Mudsock Heights

Mudsock Heights

Here is a kind of disjointed posed picture of my sister's class. (Credit: Dennis E. Powell)

How Halloween Was

By Dennis E. Powell | Posted at 10:00 PM

Next Tuesday is Halloween, though holidays are now moved all over the place. No doubt plans are underway to desecrate Christmas, New Year, and Thanksgiving, but moving Halloween all over the place is especially inconvenient, in that it involves strangers coming to our homes, so we must be there, and if it’s spread out over many days . . . well, you can see. Or will.

It wasn’t always like that. Let’s take a few moments and replace thoughts of unhappy now with happy then. What follows is my memory, from a rural community in Missouri; perhaps you have Halloween memories of your own.

I guess my generation was the last for whom Halloween's frights were based on the supernatural rather than the sociopathic. Crisp, moonlit nights were fertile soil for ghost stories. Of course, we didn't actually believe those stories, not really, though if we were out walking at night, and the wind suddenly died and it was now very still, there was a strong tendency to run like hell for home. But if something was going to "get" us on Halloween, it would be a malevolent force risen from the grave, not a razor blade in an apple or a needle in a candy bar. Or, now, someone with fentanyl.

In fact, Halloween was more of a festival than anything else. The crops were in. Such butchering as needed be done was completed. The first frost was lurking nearby, the Indian corn was dried, the "putting up" of fruits and vegetables was over, and in a farming community it was a rare moment of rest.

There were school Halloween parties. I don't know if schools still have Halloween parties, because the holiday does have a vague religious connotation, and we mustn't allow children to be exposed even vaguely to religion anymore, lest they turn out with some sense of right and wrong — we can't allow that.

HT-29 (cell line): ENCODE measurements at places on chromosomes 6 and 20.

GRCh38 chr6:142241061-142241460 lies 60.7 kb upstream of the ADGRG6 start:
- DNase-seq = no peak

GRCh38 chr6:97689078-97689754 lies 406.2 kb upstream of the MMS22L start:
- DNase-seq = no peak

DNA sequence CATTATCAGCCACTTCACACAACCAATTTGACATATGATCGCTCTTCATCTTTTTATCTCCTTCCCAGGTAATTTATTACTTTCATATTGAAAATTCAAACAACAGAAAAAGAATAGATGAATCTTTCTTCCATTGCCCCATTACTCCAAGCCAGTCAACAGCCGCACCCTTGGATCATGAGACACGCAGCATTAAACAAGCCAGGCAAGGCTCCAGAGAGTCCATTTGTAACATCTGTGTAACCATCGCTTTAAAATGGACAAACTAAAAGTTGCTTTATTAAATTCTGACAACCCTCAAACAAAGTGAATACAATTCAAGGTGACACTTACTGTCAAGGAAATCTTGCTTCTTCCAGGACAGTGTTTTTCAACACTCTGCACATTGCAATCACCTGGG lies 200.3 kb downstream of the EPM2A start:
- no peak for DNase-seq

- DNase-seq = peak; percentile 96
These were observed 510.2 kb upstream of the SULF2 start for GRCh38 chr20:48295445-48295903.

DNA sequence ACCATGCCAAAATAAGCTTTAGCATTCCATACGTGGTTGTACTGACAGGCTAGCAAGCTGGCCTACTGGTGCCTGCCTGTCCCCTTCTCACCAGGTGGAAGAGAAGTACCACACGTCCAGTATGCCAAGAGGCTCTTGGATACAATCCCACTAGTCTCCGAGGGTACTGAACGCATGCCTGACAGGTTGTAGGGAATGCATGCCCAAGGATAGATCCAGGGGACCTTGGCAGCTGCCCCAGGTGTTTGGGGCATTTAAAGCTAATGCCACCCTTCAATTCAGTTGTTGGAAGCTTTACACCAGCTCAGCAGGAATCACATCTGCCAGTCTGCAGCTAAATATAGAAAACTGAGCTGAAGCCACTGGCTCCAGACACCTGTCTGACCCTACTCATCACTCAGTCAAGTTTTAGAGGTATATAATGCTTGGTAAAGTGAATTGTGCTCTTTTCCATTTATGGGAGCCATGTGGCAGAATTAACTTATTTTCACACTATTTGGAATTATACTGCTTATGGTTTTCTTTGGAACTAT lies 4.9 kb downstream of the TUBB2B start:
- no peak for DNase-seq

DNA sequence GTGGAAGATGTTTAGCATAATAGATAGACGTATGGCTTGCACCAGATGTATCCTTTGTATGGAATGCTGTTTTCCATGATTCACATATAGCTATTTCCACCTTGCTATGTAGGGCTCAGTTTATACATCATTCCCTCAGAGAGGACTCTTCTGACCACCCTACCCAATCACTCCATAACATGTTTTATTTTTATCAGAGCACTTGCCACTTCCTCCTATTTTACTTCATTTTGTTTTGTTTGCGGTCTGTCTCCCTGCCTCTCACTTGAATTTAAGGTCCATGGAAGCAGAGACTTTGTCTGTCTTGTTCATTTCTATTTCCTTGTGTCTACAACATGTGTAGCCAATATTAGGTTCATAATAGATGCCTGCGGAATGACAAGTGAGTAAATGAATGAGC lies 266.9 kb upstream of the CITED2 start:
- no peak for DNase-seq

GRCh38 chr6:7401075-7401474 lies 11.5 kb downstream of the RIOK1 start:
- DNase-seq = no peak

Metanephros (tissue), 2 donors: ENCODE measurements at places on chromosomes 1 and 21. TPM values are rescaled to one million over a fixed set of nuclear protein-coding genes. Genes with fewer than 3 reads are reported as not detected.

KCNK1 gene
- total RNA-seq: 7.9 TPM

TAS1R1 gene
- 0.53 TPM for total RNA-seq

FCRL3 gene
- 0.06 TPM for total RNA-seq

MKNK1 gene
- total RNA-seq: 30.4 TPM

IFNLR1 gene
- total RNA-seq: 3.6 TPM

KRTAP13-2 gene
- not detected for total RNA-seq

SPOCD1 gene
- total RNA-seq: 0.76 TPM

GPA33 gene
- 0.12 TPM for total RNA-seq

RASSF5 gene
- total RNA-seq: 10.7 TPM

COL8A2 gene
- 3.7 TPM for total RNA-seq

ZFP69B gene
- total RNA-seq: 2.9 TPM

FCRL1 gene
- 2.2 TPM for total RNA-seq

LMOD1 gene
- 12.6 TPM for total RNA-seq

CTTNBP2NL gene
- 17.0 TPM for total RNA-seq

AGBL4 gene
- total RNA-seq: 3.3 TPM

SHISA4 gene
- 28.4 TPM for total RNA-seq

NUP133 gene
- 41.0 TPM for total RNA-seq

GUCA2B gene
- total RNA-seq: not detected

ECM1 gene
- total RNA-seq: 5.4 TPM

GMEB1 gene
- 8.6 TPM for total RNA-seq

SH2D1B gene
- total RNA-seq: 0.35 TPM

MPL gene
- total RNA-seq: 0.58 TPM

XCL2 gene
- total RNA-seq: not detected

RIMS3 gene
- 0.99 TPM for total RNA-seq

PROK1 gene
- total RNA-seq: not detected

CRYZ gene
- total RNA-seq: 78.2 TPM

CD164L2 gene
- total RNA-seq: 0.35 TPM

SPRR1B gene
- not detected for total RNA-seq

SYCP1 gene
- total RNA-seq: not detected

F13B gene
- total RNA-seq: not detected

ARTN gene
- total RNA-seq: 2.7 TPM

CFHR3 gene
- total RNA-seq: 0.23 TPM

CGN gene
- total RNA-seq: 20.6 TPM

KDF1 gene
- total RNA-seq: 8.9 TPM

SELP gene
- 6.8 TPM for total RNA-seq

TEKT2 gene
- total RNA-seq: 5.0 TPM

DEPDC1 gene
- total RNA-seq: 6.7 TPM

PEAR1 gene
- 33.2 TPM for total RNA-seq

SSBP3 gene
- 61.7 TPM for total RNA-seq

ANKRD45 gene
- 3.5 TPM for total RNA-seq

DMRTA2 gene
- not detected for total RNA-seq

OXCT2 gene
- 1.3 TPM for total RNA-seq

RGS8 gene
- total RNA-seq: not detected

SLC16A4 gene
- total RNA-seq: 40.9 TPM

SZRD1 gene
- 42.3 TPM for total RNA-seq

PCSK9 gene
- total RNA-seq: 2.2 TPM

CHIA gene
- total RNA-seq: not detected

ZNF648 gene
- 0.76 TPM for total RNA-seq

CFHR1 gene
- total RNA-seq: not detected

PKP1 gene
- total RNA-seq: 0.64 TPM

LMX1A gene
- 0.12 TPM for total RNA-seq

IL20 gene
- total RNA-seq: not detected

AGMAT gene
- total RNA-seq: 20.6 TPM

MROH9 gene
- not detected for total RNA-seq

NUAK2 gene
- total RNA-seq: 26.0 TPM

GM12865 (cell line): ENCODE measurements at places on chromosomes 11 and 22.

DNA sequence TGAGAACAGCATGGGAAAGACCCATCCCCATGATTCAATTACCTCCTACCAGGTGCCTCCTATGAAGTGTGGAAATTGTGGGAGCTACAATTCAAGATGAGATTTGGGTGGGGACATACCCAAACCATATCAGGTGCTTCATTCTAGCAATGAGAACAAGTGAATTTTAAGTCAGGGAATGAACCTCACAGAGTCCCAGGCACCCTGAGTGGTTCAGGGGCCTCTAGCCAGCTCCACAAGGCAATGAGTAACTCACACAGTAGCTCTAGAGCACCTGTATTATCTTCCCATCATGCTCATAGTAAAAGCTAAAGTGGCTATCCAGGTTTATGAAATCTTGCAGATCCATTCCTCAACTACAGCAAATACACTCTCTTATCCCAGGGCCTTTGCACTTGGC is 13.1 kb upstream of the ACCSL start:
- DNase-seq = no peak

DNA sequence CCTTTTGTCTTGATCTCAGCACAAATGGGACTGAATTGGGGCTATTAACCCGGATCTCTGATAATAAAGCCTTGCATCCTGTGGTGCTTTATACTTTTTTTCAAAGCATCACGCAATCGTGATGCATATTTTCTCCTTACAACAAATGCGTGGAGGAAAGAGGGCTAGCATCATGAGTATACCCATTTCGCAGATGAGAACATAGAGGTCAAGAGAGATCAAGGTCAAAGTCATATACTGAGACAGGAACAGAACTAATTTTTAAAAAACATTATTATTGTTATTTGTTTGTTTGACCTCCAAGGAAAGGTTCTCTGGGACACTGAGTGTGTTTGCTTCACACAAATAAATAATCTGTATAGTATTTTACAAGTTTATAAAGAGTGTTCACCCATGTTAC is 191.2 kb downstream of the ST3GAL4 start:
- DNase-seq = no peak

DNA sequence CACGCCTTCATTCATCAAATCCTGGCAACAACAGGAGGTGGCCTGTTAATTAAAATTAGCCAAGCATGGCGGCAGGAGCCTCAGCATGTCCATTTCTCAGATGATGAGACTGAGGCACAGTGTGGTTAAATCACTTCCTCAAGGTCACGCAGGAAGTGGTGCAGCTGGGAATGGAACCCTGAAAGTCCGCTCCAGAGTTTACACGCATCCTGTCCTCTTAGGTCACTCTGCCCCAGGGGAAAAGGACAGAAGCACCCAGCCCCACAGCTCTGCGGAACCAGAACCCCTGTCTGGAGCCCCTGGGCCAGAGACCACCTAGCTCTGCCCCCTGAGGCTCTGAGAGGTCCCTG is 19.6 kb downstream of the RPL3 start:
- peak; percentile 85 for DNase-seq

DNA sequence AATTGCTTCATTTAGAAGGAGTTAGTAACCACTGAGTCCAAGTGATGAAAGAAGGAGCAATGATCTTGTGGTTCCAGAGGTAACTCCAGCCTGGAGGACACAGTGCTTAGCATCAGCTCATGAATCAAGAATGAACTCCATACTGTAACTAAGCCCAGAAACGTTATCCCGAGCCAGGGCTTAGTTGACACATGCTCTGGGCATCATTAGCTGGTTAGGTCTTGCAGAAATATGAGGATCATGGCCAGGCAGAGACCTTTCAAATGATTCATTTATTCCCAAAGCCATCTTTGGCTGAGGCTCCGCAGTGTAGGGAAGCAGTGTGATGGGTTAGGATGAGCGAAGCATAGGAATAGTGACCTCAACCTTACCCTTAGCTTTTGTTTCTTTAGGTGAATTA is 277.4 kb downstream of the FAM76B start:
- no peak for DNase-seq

My sisters — the two on the left — and friends. This picture, believe it or not, was published in the actual newspaper. (Credit: Dennis E. Powell)

Our Halloween parties were a lot like other parties at school. The entire day was pretty much lost; though teachers made an attempt to teach in the morning, the effort fell victim to anticipation of the afternoon's festivities. Each class had a few "room mothers." Room mothers volunteered to be responsible for class parties and the like. They'd come along on field trips, and they'd make cupcakes and punch for Halloween and Christmas and Easter. My school did not lack for parental involvement. PTA meetings were well attended and the parents all knew each other.

We would bring our costumes to school and, right after lunch, don them. It was never quite clear what this was all about — were we supposed to try to guess who each other was? That certainly took no time at all and, besides, we'd mostly put on our costumes right there, in front of each other. Most of the costumes were store-bought — garish plastic masks with cheap, fake-satin capes that had some image painted on them in glitter and bright paint — and really uncomfortable. They were viewed uncritically by us, though, even after they'd gotten gummed up with those sticky little peanut butter candies wrapped in orange and black waxed paper, and stained with pink punch (all punch, it seems, is pink, and, no matter the ingredients, tastes exactly the same). The bowl of wax-coated caramel corn was as full at party’s end as at the beginning.